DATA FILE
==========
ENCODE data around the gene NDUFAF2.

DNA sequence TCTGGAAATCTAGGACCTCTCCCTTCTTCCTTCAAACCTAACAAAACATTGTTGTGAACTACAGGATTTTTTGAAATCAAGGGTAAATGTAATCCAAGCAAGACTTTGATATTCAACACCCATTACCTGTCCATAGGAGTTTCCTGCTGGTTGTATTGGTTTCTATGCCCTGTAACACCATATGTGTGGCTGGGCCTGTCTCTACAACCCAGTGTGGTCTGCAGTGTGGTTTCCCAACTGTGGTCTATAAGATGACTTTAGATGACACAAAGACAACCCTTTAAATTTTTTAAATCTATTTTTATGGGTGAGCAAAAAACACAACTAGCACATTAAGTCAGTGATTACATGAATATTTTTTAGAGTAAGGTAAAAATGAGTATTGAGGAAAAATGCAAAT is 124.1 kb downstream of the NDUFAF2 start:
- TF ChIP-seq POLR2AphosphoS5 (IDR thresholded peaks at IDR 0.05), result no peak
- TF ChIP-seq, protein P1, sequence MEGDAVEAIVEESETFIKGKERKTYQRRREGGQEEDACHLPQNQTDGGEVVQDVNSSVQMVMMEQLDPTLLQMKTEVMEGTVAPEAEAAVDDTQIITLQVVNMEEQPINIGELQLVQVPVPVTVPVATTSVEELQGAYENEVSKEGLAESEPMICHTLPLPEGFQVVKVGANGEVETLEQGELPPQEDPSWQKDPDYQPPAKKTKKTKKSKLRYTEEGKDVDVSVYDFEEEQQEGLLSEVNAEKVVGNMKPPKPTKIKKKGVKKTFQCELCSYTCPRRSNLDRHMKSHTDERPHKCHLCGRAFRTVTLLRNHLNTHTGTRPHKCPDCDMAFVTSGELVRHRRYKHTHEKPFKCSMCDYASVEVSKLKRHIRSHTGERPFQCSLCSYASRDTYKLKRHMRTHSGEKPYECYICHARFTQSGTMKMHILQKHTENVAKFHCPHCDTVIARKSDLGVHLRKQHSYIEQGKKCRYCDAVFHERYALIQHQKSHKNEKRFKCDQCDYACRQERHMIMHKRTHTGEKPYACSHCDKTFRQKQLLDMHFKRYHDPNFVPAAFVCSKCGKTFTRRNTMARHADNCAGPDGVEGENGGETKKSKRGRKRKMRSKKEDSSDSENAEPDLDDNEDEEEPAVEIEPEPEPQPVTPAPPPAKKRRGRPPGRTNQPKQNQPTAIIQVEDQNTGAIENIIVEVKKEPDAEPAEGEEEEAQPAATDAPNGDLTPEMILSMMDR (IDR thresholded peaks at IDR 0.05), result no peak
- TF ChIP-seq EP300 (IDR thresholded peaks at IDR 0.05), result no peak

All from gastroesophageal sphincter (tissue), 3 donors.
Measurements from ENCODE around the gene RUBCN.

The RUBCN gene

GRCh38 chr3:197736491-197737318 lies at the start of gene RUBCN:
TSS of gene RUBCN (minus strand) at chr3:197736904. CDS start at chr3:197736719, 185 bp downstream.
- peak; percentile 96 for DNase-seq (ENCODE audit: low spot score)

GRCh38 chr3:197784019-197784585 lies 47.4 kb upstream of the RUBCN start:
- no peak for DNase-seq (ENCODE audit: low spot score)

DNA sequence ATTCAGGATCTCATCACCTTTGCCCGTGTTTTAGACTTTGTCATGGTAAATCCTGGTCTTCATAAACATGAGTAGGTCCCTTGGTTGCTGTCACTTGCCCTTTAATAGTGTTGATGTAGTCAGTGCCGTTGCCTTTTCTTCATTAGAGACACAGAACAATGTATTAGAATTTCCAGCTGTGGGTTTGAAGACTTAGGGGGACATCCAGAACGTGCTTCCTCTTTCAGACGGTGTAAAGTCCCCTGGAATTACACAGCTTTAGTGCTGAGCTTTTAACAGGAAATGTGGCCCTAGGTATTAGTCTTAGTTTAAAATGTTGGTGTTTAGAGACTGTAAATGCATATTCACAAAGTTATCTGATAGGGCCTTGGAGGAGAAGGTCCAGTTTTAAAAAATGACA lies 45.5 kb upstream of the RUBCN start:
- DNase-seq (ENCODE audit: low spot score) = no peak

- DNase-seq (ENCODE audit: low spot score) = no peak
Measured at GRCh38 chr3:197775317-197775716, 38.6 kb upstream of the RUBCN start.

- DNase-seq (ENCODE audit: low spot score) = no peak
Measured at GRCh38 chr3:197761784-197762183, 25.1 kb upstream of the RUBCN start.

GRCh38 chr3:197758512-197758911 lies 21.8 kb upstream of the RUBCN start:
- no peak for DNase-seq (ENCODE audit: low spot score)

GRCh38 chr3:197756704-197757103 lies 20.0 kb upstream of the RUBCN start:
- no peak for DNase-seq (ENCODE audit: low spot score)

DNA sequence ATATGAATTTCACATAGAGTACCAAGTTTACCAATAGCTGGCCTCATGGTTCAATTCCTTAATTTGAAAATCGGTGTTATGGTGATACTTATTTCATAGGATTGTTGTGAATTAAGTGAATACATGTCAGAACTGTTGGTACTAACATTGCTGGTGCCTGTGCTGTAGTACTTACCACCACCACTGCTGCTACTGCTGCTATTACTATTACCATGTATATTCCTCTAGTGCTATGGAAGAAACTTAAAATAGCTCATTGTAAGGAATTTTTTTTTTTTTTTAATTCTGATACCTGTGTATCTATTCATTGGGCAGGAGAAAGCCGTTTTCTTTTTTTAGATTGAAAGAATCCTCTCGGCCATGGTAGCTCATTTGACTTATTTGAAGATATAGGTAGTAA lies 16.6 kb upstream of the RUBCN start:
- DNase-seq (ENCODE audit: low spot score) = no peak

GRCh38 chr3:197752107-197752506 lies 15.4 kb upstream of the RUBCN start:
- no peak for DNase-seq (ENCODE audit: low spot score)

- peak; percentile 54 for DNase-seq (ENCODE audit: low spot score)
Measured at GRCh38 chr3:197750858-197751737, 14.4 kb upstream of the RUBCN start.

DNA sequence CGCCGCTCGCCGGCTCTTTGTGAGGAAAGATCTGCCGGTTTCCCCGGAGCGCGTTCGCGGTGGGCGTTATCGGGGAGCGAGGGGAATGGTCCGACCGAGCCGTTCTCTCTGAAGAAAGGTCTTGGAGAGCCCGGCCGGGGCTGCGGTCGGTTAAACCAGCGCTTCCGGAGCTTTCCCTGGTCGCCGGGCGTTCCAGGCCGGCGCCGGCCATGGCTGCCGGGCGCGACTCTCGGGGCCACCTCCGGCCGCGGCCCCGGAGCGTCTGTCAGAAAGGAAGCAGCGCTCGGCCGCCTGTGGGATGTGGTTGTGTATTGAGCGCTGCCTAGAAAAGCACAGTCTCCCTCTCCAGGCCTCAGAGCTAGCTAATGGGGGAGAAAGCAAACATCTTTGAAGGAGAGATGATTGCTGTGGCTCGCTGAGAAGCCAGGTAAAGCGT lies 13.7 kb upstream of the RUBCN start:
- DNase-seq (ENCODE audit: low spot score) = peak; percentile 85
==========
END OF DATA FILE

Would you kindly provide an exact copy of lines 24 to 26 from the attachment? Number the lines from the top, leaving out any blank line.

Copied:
DNA sequence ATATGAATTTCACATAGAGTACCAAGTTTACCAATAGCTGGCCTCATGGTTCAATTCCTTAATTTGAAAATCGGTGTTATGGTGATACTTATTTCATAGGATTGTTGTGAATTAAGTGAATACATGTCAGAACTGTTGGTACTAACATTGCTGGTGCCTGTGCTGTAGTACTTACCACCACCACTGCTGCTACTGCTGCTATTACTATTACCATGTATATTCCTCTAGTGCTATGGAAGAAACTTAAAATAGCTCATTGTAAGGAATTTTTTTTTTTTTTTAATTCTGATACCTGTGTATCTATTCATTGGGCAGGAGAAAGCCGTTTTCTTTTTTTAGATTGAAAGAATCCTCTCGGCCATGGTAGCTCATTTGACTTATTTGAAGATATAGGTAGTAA lies 16.6 kb upstream of the RUBCN start:
- DNase-seq (ENCODE audit: low spot score) = no peak

GRCh38 chr3:197752107-197752506 lies 15.4 kb upstream of the RUBCN start: